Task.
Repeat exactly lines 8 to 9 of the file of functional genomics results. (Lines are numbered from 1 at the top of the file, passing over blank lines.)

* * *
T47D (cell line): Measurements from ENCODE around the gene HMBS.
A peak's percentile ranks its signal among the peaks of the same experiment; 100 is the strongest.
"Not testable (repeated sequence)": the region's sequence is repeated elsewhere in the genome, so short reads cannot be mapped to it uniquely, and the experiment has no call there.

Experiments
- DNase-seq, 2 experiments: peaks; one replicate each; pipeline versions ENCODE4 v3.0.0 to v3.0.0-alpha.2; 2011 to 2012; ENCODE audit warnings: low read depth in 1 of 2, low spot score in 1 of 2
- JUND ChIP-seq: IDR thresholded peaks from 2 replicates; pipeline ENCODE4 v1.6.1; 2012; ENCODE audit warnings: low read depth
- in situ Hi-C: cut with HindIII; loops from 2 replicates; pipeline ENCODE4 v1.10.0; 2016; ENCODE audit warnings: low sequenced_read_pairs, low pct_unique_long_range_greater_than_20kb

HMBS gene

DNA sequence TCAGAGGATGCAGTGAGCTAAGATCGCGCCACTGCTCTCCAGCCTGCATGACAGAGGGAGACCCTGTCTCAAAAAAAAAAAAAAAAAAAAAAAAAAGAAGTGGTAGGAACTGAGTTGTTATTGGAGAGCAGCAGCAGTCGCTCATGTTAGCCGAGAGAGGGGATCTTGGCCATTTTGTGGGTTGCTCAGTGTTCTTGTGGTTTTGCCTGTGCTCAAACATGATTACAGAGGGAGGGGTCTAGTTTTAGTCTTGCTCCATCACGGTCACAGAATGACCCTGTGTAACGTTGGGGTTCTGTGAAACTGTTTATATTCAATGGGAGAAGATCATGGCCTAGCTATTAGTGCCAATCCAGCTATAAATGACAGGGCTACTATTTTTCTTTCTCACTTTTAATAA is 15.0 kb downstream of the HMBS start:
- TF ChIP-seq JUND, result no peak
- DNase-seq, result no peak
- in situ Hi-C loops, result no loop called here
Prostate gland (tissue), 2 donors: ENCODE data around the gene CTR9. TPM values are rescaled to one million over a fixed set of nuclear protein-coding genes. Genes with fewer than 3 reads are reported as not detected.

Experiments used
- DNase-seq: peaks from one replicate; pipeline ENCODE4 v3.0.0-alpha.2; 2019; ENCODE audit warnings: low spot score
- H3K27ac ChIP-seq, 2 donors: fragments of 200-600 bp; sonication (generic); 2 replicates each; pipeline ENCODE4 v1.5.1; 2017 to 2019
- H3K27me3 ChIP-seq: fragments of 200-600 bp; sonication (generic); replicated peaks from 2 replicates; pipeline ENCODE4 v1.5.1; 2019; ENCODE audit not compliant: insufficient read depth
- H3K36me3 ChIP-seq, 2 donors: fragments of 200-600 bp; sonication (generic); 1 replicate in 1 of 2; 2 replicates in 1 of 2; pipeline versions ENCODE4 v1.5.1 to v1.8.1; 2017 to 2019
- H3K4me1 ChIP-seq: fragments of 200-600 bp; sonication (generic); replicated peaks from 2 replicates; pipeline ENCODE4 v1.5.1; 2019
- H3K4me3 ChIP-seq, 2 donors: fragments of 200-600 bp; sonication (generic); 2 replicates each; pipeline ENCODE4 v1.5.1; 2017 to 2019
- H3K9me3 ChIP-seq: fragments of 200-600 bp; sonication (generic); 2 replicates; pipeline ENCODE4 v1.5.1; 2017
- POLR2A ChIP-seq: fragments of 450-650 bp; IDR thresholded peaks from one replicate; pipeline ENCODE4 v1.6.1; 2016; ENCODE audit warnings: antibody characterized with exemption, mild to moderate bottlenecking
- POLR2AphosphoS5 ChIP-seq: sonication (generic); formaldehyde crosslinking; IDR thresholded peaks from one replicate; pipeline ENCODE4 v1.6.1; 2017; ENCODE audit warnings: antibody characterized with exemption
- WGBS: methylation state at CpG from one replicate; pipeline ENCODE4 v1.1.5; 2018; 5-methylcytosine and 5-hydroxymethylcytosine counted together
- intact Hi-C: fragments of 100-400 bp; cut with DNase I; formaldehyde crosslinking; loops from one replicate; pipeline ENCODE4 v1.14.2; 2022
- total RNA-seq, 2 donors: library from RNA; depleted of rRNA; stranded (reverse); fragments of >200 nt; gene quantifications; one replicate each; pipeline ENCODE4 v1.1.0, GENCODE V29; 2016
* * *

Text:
HMBS gene

DNA sequence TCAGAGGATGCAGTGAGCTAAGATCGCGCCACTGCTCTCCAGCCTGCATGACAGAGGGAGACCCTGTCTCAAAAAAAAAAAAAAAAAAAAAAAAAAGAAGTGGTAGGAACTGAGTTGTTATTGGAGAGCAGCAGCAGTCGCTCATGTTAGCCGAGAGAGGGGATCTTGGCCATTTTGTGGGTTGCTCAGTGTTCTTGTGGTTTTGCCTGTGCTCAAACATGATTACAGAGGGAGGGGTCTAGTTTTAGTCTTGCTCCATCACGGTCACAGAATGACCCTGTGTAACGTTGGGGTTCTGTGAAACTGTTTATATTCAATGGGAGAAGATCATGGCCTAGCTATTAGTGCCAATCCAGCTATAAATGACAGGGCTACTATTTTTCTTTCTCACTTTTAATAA is 15.0 kb downstream of the HMBS start: